Pam Armstrong

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Interview Date(s): 
24 Jun 1998
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Married to Derek Armstrong (Editor, Director, at Shell)


[This CV, written by Derek, is attached to his wife Pamela Armstrong’s entry. DS]

Freelance Director, scriptwriter and Editor. Professional History.

1946-1947 Assistant Editor: Crown Film Unit

1947-1953 Assistant Editor: feature films at Shepperton, Worton Hall, MGM and Pinewood studios. Assembly cutter 1951-53.

1953-1957. Shell Film Unit (on contract). 1954: became managing editor of Shell Film Unit quarterly magazine film Look at Your World, and also directed some of the inserts. Producer: Stuart Legg

1958-1962. Producer, Kuwait Oil Company Film Unit in Kuwait. Unit was set up on the initiative of British Petroleum (BP) with Foreign Office approval to make films in English and Arabic, explaining the oil industry to the Kuwaitis and the Kuwaitis to the world at large, with the secondary purpose of assisting the company with technical and instructional films. A fully professional unit from the UK was employed, together with Arab staff having experience in film and broadcasting. Many of the films were necessarily topical and have long since gone out of date. Two or three however remain[ed] in circulation having achieved a ‘mileage’ of more than ten years. Unit was under management of Film Centre (International) Ltd., throughout. Majority of films in 35mm and in colour.

1962. Director. Wrote and directed Business Goes by Jet (Film Centre for Hawker Siddeley), introducing the HS125 Business Jet to potential market. 2 reels, 35mm Eastmancolor. Producer Raymond Spottiswoode, Film Centre

1963-1964. Director.  Wrote and directed Day in, Day Out (Film Centre for British Oxygen), a film on the British Oxygen Company’s service to industry. 3 reels, 35mm, Eastmancolor. Quite a big film involving 17 locations in the UK and Europe. Producer: Raymond Spottiswoode for Film Centre.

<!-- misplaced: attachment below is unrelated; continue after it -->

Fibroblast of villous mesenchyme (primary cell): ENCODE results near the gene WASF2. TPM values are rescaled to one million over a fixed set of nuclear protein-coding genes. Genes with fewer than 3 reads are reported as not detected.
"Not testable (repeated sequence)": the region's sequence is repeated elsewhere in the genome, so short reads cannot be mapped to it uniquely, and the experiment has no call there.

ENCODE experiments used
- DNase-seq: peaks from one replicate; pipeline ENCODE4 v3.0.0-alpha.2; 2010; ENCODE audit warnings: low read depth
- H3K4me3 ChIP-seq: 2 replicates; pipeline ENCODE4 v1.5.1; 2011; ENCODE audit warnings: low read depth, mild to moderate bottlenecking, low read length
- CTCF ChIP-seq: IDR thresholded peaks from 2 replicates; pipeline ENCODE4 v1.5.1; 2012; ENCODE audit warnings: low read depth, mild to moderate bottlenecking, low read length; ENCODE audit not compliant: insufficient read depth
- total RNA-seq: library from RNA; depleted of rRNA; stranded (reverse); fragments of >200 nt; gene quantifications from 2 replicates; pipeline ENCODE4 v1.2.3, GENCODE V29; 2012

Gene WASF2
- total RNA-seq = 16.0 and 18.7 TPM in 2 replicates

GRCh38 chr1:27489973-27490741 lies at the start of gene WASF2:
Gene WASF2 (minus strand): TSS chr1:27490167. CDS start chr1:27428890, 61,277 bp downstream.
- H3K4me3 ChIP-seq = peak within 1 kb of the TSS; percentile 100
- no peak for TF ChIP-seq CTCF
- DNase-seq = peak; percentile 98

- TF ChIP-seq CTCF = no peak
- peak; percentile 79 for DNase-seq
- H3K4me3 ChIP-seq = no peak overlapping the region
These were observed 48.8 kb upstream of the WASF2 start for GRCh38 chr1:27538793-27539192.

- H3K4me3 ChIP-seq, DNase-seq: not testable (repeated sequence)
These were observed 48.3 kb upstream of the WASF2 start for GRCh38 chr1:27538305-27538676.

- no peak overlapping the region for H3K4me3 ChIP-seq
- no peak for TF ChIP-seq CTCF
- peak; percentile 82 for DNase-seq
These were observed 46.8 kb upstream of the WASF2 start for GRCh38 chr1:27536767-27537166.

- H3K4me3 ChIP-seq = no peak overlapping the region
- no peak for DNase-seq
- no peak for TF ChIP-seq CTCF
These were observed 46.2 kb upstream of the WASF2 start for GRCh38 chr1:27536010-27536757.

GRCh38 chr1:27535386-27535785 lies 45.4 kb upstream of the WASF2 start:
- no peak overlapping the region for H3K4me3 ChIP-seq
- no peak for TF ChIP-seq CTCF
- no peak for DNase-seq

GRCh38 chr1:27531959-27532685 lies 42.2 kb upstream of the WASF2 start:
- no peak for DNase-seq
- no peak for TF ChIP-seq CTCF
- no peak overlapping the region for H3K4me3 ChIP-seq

1965-1966. Director: wrote directed and edited films for British Transport Films (BTF) and carried out several investigations into possible subjects. Completed Locomotive Line Maintenance (3 reels, b& w), a film on reorganisation, which is still in use. Producer John Shearman (BTF).[ BEHP Interview No 23].

1966-1967. Director. Devised, wrote and directed How the Motor Car Works, for Shell Film Unit. This film exploited new lighting techniques as an aid to narrative. It was nominated for the SFTA award for the best specialised film in 1967, exhibited at the Edinburgh Festival and received a BISFA (British Industrial & Scientific Film Association) award the same year. It also received the following awards abroad: 1967: Granat Grand Prize, Pardubice, Czechoslovakia; First Prize, 5th International Festival of Motorist Film (sic), Karlovy Vary, Czechoslovakia; Second Prize, Industrial Film Festival, Lisbon; and 1970: Diploma, Triennial Technical Film Festival, Budapest. (I understand that this film has had particular success with Women’s clubs in the US and has been described as a “smash hit” by the GLC Schools’ Films Officer). Producer: Douglas Gordon (Shell Film Unit). [Interview No 425].

1967-1968. Director: writing and directing and editing for Film Centre Limited, in connection with their BOAC [British Overseas Airways Corporation] contract. An Introduction to Blind Landing completed. Major film on Boadicea, BOAC’s very ambitious computer system shelved after extensive shooting owing to changes in computing overtaking production. Completion possible at a later date. Producer: Lionel Cole (Film Centre).

1969-1970. Director: Writing and directing There’s an awful lot of Science about these days (provisional title) for British Transport Films. (4 reels, 35mm, Eastmancolor). This is a major film on the far-reaching research effort in progress on British Rail and which is now beginning to show results. Film dubs July 16th. Producer: John Shearman (BTF).

This list takes no account of minor jobs involving editing or re-editing, ad-hoc shooting, or scripts for films I did not direct.

How an Aeroplane Flies. 1975. Shell Film Unit. Producer, Director, Writer and commentary.

Part 1: Lift and Weight. 16 ½  minutes

Part 2: Thrust and Drag. 11 ½ minutes

Part 3: Balance and Stability. 11 ½ minutes

Part 4: The controls and their effect. 17 minutes